Food store audits of corner stores assessed if the availability and price of the following food items; high fiber cereal with at least 7 grams of fiber, fruit (canned, whole, or frozen), vegetable (canned, whole, or frozen), muffin with at less than 5 grams of sugar, baked chips (4oz bag), water (12oz bottle), soda (12oz bottle or can), whole grain bread, milk (skim, 1%, 2%, and whole). This list was adapted from previous corner store audits conducted in Philadelphia [16] but also with consideration for food that SNAP participants could purchase with EBT cards [17]. The store audits were conducted Monday-Friday between 9-5pm by graduate students trained in store audit collection. Availability and price were collected for all food items with price being recorded as per unit or ounce for each food item. A total availability score ranged from 0-16, price was scored based on a similar protocol to NEMS-S [18] with a possible range in scores from 0-16. Higher scores indicated stores with better availability and price of healthy foods. The total NEMS-S score range from all stores was 6-20 and total score retained a linear shape.

Fieldwork and inter-rater reliability

Two trained college students conducted all the audits for all 35 convenience stores and gas stations with food marts. All venues listed were located and open. All researchers reviewed audit sheets for completeness and accuracy. One student conducted the food store audits in week one while the second student conducted the audit in the same stores at week two. A kappa coefficient was calculated for each food venue to test inter-rater reliability. The kappa threshold, k ≥ 0.60, was used to determine if re-audits were necessary. If a kappa coefficient was lower than 0.60, the establishment was re-audited. Kappa coefficients ranged from 0.90-0.95

Diet quality-healthy eating index score

A 24-hour dietary recall was obtained, in person, from every participant by a Cooperative Extension agent trained in data collection. The type and amount of foods consumed were recalled using aids such as abstract food models, special charts, measuring cups, and rulers to help in quantifying the amounts consumed. Special probes were used to help the recall of commonly forgotten items such as condiments, accompaniments, and fast food. At this time baseline data was also collected and recorded (gender, etc). Based on these data, dietary habits as well as the dietary intake of proteins, carbohydrates, fat, and total calories were quantified using the Nutrition Software (“NutWin”) [19].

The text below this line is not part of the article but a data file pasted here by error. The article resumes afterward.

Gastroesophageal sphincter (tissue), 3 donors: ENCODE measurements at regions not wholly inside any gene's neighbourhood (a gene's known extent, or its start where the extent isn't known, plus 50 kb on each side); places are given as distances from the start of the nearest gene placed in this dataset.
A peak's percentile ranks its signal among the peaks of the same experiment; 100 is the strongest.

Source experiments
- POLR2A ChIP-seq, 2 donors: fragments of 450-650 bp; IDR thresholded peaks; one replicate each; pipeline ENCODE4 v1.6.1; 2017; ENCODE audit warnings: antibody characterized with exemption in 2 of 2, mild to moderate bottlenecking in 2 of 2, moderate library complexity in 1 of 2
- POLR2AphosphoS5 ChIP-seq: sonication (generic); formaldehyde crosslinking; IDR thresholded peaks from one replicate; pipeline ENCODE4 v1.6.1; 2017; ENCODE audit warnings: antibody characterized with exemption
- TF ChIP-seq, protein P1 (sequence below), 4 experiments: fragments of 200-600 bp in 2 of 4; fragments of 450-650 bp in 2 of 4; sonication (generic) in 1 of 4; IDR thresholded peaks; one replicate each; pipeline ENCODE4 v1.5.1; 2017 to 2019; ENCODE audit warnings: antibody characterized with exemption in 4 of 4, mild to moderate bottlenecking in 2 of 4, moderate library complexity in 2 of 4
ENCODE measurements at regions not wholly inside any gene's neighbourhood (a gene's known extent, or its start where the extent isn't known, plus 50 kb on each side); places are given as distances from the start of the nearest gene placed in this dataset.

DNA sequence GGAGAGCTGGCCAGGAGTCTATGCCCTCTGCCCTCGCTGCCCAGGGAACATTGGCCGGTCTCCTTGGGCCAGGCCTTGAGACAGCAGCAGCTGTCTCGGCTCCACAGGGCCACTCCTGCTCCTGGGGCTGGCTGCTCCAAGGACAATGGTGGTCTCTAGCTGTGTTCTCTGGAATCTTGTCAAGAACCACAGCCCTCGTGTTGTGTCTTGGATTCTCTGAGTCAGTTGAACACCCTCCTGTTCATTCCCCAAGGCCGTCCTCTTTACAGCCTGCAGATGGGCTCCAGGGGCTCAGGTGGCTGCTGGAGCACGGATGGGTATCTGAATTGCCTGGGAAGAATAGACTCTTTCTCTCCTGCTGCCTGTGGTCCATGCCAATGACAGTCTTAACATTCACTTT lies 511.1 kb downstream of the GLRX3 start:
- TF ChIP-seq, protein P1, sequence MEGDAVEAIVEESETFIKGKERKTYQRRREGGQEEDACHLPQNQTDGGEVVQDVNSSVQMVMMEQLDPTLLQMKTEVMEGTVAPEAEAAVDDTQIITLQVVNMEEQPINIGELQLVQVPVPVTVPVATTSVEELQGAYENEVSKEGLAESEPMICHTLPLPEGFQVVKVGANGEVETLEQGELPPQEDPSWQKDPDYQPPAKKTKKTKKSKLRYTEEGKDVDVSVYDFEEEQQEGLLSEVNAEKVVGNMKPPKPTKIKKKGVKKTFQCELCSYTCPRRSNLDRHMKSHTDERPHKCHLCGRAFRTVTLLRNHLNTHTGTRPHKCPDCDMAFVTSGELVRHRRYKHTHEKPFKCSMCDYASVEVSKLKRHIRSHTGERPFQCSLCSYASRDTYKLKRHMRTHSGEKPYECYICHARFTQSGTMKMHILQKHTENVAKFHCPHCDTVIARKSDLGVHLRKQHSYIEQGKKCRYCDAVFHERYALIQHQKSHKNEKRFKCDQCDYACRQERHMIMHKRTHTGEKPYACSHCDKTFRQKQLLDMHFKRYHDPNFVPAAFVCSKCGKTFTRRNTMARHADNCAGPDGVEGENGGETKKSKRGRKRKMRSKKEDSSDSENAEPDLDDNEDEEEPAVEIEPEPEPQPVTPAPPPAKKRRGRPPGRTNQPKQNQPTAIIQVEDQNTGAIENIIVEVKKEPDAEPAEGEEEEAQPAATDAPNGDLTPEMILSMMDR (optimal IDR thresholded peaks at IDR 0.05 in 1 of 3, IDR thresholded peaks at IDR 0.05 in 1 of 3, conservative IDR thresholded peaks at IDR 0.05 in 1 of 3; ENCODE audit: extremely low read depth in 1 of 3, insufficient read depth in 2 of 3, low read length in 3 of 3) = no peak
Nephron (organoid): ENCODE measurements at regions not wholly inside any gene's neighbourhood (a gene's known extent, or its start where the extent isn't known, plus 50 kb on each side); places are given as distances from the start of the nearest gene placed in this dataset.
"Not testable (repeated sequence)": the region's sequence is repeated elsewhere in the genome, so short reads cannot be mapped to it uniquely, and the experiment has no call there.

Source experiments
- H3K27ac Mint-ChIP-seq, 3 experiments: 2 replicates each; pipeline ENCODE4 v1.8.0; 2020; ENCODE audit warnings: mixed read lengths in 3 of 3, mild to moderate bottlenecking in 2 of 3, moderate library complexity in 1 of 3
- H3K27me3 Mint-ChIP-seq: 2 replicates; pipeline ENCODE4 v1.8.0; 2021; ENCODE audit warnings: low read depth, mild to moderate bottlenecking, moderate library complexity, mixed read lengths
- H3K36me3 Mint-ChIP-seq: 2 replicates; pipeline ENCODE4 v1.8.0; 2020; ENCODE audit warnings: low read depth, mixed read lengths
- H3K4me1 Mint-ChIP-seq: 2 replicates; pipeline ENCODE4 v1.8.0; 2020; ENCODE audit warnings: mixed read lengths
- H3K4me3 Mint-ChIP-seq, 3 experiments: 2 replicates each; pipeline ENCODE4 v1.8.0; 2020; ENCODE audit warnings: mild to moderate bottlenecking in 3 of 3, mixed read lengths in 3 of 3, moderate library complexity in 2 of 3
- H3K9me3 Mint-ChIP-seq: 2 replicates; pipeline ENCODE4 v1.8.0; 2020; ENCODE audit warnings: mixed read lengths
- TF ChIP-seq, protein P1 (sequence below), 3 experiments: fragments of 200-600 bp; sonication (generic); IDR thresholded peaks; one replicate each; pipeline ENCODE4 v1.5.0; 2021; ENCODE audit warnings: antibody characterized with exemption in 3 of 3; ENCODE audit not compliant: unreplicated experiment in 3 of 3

Dietary intake data, as assessed by the 24-h recall, were used to calculate Healthy Eating Index (HEI) scores. HEI comprises 10 components (saturated fat, total fat, cholesterol, sodium, grain, fruit, dairy, meat, and vegetable intakes, plus a measure of dietary variety), each contributing 10 points to the maximum possible score of 100 [20]. Food serving amounts were computed from food consumption data using factors derived from the serving-size assumptions given in the Food Guide Pyramid (USDA). Ten points were scored if saturated fat ≤ 10% of energy, total fat ≤ 30% of energy, cholesterol ≤ 300 mg, and sodium ≤ 2.4 mg. A zero score reflected ≥ 15% of energy for saturated fat, ≥ 45% of energy for total fat, cholesterol ≥ 450 mg, and sodium ≥ 4.8 mg; between these two cutoff points, scores were scaled proportionately. A similar process was used for food groups (grains, fruits, vegetables, dairy, and meat): consumption of the recommended number of servings for the individual’s age and sex resulted in a score of 10, with a score of 0 if no servings were consumed. A variety component was also used with a scoring method of ≥8 food items=10 pts and 8 or fewer =0.The maximum overall score for the 10 components combined was 100.

Statistical analyses

Descriptive statistics were conducted for means, proportions, and standard deviations. To test for differences between group means t-test were used. To test the association between proximity to stores with low or high availability of healthy food in each store and the dietary outcomes, multivariate logistic regression was used. Likelihood ratio test was used to test for model fit. Type I error rate was set at alpha 0.05. All models were adjusted for age, race, gender, number of children in household, and population density. Type I error rate was set at alpha 0.05. All analyses were conducted with Stata (version 11.0, 2009, College Station, TX) 32.

Results

The final sample of n=147 consisted of 49% female, 67% white, and 65% reported no children in the household (Table 1). On average SNAP participants did not consume the recommended number of fruits and vegetables. Additionally, there were significant differences between proximity to stores with low and high availability of healthy food (p=0.001). Gas stations with low availability of healthy food were on average two miles from SNAP participants home, while gas stations with high availability of healthy food were nine miles from SNAP participants home. Convenience stores and pharmacies with low availability of healthy food were on average 16 miles from SNAP participants home, while convenience stores and pharmacies with high availability were 11 miles from participant’s homes.